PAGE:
One of these people might have an eating disorder. Who's your pick?
Maggie Baumann, MA: The truth is, any one of them could have an eating disorder, because eating disorders show no discrimination. They affect males and females; children, teens and adults; people of all shapes, sizes, ethnicities and economic levels.
The National Eating Disorder Association (NEDA) has named this week National Eating Disorder Awareness Week. This year's theme is "It's Time to Talk About It!"
According to NEDA, close to 10 million females and 1 million males in the U.S. struggle with eating disorders such as anorexia and bulimia. Even more suffer from binge eating disorder. Although many may think people choose to have eating disorders, experts agree that eating disorders are not lifestyle choices.Whitney Thompson (pictured above), winner of season 10 of "America's Next Top Model" -- and the show's first "full-figured" model winner -- is an official ambassador for NEDA, aligning with other supporters to fight the war against eating disorders and unrealistic "body-perfect" ideals. This is an issue close to her heart. "People always say you have to be stick-skinny, emaciated and unhealthy, and I've kind of stood up for [being full-figured] my whole life," she says. "I've already heard online from boys and girls all over the world who are dealing with eating disorders. They're thanking me for standing up and saying, 'I am a plus-size model and I am beautiful.' This is what people should look like, rather than skin-and-bones -- which is disgusting and sends a bad message to people everywhere."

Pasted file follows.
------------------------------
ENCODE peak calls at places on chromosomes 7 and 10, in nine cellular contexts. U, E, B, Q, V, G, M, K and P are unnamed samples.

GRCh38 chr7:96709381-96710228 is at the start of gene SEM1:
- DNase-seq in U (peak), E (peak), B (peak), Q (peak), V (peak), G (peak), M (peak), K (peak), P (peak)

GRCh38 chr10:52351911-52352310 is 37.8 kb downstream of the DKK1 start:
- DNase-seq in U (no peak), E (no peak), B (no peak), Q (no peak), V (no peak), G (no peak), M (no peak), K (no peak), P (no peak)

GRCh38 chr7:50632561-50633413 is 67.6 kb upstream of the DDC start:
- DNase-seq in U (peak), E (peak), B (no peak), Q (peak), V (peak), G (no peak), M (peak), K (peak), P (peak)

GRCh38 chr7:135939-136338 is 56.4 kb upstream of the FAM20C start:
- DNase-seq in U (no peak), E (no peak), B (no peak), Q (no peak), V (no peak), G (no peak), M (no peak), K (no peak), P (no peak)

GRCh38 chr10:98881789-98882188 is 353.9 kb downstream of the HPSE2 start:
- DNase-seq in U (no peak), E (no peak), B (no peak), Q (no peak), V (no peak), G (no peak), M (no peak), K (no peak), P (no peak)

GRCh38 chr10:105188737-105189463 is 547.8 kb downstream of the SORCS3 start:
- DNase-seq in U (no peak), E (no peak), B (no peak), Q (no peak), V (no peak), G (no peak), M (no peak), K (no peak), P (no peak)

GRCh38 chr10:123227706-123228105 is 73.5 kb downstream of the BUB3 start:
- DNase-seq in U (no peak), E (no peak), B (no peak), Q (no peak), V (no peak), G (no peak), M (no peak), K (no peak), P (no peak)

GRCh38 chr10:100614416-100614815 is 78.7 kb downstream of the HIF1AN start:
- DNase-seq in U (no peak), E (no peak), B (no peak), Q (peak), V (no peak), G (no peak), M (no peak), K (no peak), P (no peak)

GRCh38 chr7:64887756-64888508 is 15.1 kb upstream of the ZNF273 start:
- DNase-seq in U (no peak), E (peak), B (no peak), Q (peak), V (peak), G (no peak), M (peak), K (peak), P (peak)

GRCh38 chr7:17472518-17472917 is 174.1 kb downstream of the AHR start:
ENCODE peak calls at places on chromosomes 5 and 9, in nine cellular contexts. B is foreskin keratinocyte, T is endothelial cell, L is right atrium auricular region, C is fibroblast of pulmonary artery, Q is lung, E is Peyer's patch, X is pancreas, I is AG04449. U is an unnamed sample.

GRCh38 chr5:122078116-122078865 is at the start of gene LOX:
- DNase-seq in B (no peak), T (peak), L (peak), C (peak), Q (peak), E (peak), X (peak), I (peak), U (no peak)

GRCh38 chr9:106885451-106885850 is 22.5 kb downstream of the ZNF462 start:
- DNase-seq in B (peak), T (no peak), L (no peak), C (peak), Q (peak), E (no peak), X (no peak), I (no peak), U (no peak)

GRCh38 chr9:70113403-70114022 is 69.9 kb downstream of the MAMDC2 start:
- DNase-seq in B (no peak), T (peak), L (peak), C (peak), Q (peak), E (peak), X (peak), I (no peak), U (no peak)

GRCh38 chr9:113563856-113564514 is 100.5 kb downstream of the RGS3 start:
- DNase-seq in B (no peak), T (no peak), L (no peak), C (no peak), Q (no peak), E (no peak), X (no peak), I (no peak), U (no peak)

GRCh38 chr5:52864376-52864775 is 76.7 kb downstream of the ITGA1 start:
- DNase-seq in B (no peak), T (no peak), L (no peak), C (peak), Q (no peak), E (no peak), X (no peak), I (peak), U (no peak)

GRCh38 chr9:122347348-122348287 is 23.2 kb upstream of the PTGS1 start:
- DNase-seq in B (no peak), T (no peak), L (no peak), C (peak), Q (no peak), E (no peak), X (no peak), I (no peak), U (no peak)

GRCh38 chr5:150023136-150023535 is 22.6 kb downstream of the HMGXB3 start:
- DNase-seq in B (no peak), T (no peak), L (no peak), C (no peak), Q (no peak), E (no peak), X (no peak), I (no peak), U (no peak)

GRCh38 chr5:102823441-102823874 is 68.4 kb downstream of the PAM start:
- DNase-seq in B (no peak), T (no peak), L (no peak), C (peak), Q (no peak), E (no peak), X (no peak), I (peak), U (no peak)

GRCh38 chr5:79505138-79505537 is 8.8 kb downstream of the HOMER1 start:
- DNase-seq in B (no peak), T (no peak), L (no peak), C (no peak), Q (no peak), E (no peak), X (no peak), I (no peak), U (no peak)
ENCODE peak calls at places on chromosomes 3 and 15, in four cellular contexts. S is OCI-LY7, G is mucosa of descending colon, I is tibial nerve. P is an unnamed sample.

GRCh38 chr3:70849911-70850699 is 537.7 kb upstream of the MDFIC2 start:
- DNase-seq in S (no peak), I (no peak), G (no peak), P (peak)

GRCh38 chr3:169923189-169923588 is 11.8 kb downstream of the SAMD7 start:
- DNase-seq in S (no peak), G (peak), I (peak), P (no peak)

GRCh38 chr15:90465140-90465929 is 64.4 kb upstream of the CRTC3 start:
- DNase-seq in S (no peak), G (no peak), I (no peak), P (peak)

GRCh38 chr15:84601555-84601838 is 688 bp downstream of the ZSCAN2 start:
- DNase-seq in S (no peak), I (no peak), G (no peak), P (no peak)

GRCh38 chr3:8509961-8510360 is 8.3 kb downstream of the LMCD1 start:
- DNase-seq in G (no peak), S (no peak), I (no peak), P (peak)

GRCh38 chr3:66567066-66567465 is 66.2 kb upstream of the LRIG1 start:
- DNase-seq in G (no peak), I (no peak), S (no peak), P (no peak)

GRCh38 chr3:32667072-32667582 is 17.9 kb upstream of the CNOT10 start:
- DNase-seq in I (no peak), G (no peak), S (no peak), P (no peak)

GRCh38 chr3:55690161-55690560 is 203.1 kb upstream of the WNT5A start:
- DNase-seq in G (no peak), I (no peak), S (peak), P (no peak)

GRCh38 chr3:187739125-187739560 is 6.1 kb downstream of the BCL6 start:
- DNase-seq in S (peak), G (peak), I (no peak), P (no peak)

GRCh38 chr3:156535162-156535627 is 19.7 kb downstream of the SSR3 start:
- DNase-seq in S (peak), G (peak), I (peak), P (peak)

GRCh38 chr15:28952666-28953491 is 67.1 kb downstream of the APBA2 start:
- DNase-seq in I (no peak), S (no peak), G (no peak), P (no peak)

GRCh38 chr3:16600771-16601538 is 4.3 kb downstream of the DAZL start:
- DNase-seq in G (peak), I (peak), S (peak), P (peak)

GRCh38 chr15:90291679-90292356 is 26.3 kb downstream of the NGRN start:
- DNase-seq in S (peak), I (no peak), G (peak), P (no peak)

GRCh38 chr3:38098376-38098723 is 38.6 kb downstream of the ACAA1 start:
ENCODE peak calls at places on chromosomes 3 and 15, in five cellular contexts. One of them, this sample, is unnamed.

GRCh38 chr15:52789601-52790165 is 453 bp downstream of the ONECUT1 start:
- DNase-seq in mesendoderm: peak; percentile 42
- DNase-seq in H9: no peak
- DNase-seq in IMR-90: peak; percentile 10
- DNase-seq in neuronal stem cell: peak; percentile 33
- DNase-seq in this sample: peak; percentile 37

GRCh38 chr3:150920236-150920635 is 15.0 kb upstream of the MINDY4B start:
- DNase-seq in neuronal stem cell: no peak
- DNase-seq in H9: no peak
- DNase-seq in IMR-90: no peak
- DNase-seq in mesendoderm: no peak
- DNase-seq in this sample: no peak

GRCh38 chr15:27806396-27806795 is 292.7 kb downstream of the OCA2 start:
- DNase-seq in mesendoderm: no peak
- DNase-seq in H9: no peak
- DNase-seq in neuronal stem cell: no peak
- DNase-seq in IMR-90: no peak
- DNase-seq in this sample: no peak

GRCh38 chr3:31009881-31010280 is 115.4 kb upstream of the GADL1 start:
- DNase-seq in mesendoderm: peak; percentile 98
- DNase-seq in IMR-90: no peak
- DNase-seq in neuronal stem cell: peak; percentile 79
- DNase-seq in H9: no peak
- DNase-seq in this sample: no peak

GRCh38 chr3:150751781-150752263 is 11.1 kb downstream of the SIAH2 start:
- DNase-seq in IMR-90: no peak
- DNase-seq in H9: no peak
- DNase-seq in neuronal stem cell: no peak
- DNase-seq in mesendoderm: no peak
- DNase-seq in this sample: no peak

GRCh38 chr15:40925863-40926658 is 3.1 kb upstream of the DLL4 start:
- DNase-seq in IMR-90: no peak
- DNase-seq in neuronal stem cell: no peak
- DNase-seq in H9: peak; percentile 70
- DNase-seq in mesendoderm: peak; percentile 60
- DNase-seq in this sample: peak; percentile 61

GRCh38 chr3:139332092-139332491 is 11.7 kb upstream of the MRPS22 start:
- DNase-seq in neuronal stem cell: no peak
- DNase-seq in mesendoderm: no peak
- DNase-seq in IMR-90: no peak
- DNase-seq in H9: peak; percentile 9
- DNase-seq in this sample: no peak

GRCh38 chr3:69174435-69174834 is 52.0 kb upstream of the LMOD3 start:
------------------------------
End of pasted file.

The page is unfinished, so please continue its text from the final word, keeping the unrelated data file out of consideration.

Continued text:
Think you or someone you love has an eating disorder? Here are some possible signs:
â€¢Dieting obsessively when not overweight
â€¢Claiming to feel fat when not overweight
â€¢Preoccupation with food, calories, nutrition and/or cooking
â€¢Denial of hunger
â€¢Loss of menstrual period
â€¢Rapid weight loss
â€¢Constant thoughts about weight
â€¢Eating to relieve stress or depression
â€¢Loss of interest in things you used to enjoy
â€¢Lying to others about how much you eat
â€¢Dizzy spells, fainting, blackouts or feeling cold
â€¢Feeling guilty after eating
â€¢Avoiding eating with family and friends
â€¢Swollen puffy cheeks
There is hope, however. According to the Academy for Eating Disorders, it is estimated that nearly 50 percent of patients with anorexia recover. If you think you are in trouble, reach out. You can call NEDA's information-and-referral helpline at 800-931-2237.
Recovery is possible; you can regain your health and life. Seeking treatment from qualified eating-disorder professionals is your first step.
|Maggie Baumann, M.A., is a marriage family therapist intern working as a counselor in a private practice in Newport Beach, as well as at The Victorian in Newport Beach -- a residential treatment facility providing care to women struggling with eating disorders, addictions and body image. Maggie has written for various publications and appeared on national television promoting eating- disorder awareness and prevention. She also facilitates an eating- disorder support group in Newport Beach. You can reach Maggie by e-mail, or visit her website at MaggieBaumann.com.|